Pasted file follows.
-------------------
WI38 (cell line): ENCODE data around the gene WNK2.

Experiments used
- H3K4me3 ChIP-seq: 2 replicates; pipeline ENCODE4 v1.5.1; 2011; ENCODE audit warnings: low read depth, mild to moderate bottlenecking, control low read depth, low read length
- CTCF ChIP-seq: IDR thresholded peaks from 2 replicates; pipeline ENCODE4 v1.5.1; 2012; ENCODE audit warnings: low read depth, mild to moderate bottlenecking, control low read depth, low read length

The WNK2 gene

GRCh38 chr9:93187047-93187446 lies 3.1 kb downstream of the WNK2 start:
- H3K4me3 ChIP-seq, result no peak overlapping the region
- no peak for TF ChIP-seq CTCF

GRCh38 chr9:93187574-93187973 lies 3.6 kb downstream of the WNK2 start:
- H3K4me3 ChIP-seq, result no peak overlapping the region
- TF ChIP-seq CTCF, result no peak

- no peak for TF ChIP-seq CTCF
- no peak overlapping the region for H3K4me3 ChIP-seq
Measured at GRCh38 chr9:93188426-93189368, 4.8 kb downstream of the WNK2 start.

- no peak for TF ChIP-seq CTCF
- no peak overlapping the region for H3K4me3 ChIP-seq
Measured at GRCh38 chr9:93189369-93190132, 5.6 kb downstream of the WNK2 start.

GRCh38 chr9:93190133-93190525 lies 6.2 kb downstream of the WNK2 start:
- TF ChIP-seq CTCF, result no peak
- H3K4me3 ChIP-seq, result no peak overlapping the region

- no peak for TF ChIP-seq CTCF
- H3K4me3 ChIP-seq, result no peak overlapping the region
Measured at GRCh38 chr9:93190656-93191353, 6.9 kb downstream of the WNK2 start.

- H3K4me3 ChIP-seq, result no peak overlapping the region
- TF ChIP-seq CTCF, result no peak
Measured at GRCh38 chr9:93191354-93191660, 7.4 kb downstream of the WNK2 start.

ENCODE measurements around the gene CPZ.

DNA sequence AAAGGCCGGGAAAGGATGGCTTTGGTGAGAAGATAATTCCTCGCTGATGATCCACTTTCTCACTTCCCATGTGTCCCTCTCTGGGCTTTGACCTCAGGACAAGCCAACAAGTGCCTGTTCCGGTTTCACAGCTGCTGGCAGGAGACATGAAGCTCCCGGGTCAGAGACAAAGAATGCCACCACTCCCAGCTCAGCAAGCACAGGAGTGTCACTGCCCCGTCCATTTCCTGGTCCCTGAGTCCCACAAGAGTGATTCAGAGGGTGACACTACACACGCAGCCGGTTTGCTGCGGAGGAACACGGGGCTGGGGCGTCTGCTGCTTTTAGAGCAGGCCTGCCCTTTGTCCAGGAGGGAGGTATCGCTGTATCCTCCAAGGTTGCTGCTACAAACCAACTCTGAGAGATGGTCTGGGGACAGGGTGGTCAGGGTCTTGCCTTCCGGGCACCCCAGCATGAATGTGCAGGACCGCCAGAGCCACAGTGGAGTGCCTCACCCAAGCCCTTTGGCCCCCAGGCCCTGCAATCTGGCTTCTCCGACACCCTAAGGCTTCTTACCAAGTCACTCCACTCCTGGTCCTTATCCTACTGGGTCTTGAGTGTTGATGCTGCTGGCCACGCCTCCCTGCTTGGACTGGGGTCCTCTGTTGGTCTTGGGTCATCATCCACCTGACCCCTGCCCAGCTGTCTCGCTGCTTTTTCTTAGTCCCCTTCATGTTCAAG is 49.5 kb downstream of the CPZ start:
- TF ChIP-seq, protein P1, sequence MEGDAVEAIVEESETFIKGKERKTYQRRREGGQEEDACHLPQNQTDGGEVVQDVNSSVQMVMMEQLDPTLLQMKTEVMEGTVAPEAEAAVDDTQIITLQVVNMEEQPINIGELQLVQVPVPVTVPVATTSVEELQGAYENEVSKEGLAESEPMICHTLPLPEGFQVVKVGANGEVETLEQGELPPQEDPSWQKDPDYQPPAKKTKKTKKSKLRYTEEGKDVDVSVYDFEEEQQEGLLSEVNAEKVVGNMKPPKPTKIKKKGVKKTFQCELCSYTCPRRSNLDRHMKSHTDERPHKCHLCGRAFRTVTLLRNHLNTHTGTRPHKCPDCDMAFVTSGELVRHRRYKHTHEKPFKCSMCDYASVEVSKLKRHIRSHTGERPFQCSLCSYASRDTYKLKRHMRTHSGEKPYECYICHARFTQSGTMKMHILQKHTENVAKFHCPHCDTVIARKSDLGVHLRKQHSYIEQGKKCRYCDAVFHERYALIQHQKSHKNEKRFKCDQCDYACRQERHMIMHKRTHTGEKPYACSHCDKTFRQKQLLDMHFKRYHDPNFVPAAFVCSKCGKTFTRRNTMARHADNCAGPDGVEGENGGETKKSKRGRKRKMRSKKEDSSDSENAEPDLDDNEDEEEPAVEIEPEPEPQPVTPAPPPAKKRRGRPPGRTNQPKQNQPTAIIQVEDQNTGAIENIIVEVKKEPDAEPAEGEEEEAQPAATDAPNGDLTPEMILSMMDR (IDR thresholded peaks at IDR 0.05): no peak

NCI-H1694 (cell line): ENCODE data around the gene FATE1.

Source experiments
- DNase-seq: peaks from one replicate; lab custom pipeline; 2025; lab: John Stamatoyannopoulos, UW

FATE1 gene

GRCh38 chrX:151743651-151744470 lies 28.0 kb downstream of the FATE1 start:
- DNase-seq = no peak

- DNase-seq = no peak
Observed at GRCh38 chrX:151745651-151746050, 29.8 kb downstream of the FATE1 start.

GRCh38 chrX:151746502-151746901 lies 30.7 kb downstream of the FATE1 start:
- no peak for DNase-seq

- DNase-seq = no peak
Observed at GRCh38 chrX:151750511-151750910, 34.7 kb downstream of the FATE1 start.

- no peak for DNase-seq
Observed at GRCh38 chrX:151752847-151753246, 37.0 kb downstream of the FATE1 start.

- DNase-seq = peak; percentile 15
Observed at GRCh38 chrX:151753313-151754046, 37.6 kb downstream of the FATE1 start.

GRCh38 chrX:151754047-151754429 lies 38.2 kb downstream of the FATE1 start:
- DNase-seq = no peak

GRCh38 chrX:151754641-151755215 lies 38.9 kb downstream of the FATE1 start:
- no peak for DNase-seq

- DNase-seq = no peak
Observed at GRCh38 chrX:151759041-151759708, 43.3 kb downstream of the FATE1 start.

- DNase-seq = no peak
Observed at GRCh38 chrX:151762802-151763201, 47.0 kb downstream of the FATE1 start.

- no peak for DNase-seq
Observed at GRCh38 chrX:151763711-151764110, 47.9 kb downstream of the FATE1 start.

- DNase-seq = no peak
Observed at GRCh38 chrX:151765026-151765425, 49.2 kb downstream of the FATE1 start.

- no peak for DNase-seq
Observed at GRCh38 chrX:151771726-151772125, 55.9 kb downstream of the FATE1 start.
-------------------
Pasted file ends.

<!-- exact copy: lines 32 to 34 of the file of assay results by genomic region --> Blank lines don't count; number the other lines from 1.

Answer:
- DNase-seq: peaks from one replicate; lab custom pipeline; 2025; lab: John Stamatoyannopoulos, UW

FATE1 gene

GRCh38 chrX:151743651-151744470 lies 28.0 kb downstream of the FATE1 start: